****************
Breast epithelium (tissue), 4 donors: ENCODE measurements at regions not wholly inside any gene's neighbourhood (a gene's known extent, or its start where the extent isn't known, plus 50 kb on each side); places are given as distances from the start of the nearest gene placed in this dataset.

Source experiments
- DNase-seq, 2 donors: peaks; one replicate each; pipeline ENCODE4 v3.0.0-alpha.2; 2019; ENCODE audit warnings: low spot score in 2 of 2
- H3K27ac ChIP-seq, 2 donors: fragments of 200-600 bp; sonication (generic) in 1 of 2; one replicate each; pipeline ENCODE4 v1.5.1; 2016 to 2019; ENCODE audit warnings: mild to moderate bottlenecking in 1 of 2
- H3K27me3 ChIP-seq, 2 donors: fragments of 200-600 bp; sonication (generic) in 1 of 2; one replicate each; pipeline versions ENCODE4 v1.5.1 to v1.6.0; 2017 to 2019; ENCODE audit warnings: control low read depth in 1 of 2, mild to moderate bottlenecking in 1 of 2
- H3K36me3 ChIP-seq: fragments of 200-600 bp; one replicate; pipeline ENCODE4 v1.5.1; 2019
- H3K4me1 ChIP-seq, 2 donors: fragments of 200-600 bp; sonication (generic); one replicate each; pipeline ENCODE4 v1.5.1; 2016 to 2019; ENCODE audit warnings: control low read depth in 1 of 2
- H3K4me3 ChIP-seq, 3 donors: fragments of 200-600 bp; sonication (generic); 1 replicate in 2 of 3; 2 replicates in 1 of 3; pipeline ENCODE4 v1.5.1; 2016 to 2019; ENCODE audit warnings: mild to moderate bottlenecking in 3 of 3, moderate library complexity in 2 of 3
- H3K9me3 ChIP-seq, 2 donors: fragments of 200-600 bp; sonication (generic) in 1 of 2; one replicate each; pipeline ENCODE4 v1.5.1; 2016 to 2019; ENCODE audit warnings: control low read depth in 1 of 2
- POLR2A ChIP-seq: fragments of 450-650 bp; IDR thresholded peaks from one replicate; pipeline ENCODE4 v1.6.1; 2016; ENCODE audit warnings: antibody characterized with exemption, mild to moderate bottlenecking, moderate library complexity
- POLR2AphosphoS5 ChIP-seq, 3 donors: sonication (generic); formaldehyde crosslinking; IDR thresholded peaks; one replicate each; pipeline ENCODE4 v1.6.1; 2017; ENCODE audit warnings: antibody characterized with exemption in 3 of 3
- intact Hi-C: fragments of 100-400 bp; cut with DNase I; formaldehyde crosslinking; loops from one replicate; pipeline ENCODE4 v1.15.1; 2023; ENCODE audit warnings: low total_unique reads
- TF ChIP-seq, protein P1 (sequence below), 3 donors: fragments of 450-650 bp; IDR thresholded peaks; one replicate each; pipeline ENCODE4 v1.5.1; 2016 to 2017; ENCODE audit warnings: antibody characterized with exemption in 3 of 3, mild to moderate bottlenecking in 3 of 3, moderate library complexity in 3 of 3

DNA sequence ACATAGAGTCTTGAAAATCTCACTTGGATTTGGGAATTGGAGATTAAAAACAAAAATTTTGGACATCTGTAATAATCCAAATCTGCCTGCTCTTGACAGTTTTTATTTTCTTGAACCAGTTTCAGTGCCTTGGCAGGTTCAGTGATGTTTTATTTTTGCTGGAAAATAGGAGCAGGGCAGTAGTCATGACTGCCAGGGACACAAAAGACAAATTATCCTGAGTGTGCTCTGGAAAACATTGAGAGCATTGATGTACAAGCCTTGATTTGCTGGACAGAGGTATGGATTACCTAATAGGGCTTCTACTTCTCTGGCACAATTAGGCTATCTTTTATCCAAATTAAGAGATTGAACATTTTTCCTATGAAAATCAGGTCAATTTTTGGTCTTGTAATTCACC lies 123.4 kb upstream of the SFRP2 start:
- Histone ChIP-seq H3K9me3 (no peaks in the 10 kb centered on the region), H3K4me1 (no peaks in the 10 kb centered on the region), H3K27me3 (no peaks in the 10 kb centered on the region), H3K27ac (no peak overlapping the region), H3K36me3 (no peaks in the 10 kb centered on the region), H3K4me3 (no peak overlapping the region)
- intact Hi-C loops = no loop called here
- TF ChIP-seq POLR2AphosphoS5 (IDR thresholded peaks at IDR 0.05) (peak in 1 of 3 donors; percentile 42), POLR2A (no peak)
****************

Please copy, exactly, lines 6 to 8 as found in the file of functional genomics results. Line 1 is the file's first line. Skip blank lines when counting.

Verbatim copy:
- H3K36me3 ChIP-seq: fragments of 200-600 bp; one replicate; pipeline ENCODE4 v1.5.1; 2019
- H3K4me1 ChIP-seq, 2 donors: fragments of 200-600 bp; sonication (generic); one replicate each; pipeline ENCODE4 v1.5.1; 2016 to 2019; ENCODE audit warnings: control low read depth in 1 of 2
- H3K4me3 ChIP-seq, 3 donors: fragments of 200-600 bp; sonication (generic); 1 replicate in 2 of 3; 2 replicates in 1 of 3; pipeline ENCODE4 v1.5.1; 2016 to 2019; ENCODE audit warnings: mild to moderate bottlenecking in 3 of 3, moderate library complexity in 2 of 3